From the moment the Clippers tipped off against Memphis Monday night, they have been locked in defensively. Victories against the Grizzlies and the Suns may have been written off given that both teams are under .500 and riddled with injuries, but the Nuggets presented an opportunity for a statement win. LA took full advantage.
The Clippers took control of the game from the jump, hitting their first four shots and six of their first eight to take a 14-4 lead into the first timeout. Denver never got closer than six points en route to a 132-103 victory for the home team.
LA set the tone on the defensive end to start the night. They stayed home on the perimeter players, allowing Ivica Zubac to cover Nikola Jokic one-on-one. Jokic scored 10 points in the first quarter, but he was unable to impact the game as a facilitator. When Jokic tried to kick out to his teammates, those passes found the long arms of the active Clippers defenders. Non-Jokic Nuggets didn’t score until Jamal Murray hit a floater with 6:23 in the period.
Meanwhile, the offense came easy for LA. Denver starts a relatively small wing rotation in Gary Harris and Will Barton, and the pair was overmatched against Paul George and Kawhi Leonard. George hit three 3-pointers in the opening frame while Leonard added seven points and two assists. The ball kept finding the open player.
The Nuggets had a little more success when Jerami Grant entered the game. A long and athletic wing, Grant was able to score in isolation even against the Clippers perimeter defense, and he provided a modicum of resistance on the other end. Grant led Denver in minutes in the first half, chipping in 14 points to pair with Jokic’s 15, but he returned to the bench to start the third quarter.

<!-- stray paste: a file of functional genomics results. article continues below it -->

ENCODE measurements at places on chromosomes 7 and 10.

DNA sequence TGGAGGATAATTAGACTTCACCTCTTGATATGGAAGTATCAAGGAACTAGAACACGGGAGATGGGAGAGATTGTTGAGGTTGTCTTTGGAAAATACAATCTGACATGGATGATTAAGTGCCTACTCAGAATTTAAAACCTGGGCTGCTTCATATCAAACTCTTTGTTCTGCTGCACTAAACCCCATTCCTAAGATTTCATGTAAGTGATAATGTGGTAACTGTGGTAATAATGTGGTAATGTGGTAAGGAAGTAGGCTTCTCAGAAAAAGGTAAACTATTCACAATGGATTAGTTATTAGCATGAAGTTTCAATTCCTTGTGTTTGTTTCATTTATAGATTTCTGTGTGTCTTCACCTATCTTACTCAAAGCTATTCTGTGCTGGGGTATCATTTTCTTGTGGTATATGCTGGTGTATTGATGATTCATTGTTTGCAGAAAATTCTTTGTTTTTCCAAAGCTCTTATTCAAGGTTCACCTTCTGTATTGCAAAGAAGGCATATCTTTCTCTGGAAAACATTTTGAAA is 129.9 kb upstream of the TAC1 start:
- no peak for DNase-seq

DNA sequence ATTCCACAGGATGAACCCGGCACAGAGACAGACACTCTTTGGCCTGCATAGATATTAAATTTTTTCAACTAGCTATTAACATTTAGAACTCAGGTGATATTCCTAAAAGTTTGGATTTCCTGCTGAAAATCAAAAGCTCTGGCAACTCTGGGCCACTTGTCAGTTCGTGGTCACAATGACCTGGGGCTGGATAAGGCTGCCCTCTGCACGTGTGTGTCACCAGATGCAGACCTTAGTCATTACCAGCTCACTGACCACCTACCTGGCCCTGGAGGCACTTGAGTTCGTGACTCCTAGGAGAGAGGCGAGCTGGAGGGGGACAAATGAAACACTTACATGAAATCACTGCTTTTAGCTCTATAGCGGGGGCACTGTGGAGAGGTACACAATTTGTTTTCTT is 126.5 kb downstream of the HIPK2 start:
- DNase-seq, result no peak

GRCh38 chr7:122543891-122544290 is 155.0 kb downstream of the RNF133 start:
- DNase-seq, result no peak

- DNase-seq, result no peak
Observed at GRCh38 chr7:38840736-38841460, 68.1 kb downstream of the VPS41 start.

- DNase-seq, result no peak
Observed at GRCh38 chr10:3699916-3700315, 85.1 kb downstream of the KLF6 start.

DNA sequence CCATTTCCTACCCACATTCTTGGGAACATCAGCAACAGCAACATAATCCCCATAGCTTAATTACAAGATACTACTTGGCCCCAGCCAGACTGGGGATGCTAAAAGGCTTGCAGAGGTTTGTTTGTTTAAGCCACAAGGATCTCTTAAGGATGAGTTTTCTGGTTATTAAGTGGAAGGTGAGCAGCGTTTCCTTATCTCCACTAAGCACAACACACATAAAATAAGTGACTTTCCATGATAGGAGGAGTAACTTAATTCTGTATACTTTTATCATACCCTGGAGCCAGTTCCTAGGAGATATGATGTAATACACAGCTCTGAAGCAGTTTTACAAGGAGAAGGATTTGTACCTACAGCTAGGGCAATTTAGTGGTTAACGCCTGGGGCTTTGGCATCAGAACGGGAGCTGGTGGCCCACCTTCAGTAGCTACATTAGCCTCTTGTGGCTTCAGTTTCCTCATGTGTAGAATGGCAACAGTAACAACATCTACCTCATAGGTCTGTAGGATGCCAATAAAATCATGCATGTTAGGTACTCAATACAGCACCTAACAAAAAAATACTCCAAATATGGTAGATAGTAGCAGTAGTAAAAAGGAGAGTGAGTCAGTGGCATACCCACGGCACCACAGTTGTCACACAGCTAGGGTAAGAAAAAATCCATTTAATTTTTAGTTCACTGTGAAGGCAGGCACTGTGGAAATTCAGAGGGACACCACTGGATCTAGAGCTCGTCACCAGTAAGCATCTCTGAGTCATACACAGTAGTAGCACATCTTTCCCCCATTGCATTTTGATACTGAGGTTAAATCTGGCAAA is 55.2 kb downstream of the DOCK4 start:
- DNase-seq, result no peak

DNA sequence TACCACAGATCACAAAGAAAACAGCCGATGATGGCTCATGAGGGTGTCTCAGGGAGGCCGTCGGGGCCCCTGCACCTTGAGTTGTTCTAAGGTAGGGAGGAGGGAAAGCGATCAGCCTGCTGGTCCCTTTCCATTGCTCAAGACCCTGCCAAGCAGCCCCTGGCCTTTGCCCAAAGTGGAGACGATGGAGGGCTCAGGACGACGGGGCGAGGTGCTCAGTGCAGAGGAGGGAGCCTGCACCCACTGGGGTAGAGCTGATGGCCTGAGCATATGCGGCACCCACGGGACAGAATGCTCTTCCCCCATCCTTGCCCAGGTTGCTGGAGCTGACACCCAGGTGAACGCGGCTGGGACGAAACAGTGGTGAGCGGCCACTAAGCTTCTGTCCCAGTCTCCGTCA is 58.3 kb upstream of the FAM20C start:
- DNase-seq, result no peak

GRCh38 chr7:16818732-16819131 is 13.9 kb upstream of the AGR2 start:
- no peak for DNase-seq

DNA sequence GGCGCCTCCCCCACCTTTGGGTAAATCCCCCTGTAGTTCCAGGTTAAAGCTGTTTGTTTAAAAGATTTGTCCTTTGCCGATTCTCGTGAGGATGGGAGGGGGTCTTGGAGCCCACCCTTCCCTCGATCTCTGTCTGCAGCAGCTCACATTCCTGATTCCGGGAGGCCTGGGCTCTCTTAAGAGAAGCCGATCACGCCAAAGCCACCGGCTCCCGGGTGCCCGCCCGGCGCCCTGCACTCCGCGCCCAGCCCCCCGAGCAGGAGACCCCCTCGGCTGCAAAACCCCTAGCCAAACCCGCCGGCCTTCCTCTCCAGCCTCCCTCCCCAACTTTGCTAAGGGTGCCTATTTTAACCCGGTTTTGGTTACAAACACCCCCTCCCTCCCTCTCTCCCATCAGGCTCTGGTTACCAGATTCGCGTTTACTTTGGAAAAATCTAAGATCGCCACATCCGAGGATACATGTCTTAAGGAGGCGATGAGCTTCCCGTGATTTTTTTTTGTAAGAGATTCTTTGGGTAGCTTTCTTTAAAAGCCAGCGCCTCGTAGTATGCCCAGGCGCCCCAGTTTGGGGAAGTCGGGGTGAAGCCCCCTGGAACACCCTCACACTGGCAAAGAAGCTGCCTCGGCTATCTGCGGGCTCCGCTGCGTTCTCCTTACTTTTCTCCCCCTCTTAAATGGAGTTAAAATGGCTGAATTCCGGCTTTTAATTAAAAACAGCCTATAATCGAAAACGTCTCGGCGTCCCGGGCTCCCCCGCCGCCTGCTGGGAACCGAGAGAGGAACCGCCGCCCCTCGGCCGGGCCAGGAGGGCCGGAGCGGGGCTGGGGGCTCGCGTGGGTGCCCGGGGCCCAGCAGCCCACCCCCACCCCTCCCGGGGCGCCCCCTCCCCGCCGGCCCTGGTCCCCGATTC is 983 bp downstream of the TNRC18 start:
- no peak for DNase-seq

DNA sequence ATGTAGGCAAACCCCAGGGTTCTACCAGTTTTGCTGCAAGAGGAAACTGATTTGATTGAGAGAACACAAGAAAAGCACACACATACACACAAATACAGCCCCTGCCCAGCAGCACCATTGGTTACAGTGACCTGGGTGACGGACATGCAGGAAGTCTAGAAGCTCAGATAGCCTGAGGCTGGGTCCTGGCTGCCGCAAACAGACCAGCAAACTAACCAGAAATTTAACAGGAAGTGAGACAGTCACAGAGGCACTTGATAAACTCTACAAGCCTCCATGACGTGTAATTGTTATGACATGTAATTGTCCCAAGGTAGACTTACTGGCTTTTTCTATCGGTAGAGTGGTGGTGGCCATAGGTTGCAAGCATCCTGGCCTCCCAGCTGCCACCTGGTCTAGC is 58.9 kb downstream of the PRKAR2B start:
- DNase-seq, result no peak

The Clippers’ starting lineup, meanwhile, went on another run out of halftime. The Nuggets briefly cut the lead to 7, but LA immediately increased the pressure on the defensive end, forcing four turnovers on five possessions to go back up by 18. The highlight of the run was a dynamic dunk by George in transition.
Seemingly everything was working for the Clippers. Seven players scored in double-digits, led by George’s 24. Through the first three quarters, effectively the competitive portion of the game, LA had 26 assists on 35 made field goals. The Nuggets only had 15 assists, and the Clippers forced 12 turnovers for 21 points.
The Clippers simply had more energy throughout. They got to every 50/50 ball, they made the right rotations in the passing lanes, and their defense stifled the Nuggets before they ever had a chance to get comfortable.
It was a performance befitting of LA’s talent level, the kind of output that should come more frequently now that the team has its full complement of players available.